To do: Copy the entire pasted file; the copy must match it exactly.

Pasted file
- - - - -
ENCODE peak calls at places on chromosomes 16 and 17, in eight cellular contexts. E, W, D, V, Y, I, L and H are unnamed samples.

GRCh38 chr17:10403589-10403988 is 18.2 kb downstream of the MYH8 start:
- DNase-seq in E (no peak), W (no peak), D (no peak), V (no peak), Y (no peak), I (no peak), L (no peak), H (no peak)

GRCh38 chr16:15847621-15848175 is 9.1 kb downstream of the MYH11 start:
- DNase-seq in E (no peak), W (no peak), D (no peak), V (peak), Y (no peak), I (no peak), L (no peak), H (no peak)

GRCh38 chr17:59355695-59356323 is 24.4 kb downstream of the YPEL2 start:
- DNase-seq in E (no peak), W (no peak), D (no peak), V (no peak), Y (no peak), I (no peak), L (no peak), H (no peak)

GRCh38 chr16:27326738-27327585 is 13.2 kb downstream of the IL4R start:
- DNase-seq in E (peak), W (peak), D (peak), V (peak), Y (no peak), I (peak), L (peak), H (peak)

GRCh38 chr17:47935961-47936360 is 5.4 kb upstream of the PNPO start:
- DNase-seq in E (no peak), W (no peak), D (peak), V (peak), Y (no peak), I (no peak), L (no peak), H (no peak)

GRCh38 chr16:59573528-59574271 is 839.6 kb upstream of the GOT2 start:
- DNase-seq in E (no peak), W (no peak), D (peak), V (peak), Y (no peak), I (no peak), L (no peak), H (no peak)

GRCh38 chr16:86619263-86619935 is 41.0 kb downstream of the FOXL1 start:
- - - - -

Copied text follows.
ENCODE peak calls at places on chromosomes 16 and 17, in eight cellular contexts. E, W, D, V, Y, I, L and H are unnamed samples.

GRCh38 chr17:10403589-10403988 is 18.2 kb downstream of the MYH8 start:
- DNase-seq in E (no peak), W (no peak), D (no peak), V (no peak), Y (no peak), I (no peak), L (no peak), H (no peak)

GRCh38 chr16:15847621-15848175 is 9.1 kb downstream of the MYH11 start:
- DNase-seq in E (no peak), W (no peak), D (no peak), V (peak), Y (no peak), I (no peak), L (no peak), H (no peak)

GRCh38 chr17:59355695-59356323 is 24.4 kb downstream of the YPEL2 start:
- DNase-seq in E (no peak), W (no peak), D (no peak), V (no peak), Y (no peak), I (no peak), L (no peak), H (no peak)

GRCh38 chr16:27326738-27327585 is 13.2 kb downstream of the IL4R start:
- DNase-seq in E (peak), W (peak), D (peak), V (peak), Y (no peak), I (peak), L (peak), H (peak)

GRCh38 chr17:47935961-47936360 is 5.4 kb upstream of the PNPO start:
- DNase-seq in E (no peak), W (no peak), D (peak), V (peak), Y (no peak), I (no peak), L (no peak), H (no peak)

GRCh38 chr16:59573528-59574271 is 839.6 kb upstream of the GOT2 start:
- DNase-seq in E (no peak), W (no peak), D (peak), V (peak), Y (no peak), I (no peak), L (no peak), H (no peak)

GRCh38 chr16:86619263-86619935 is 41.0 kb downstream of the FOXL1 start: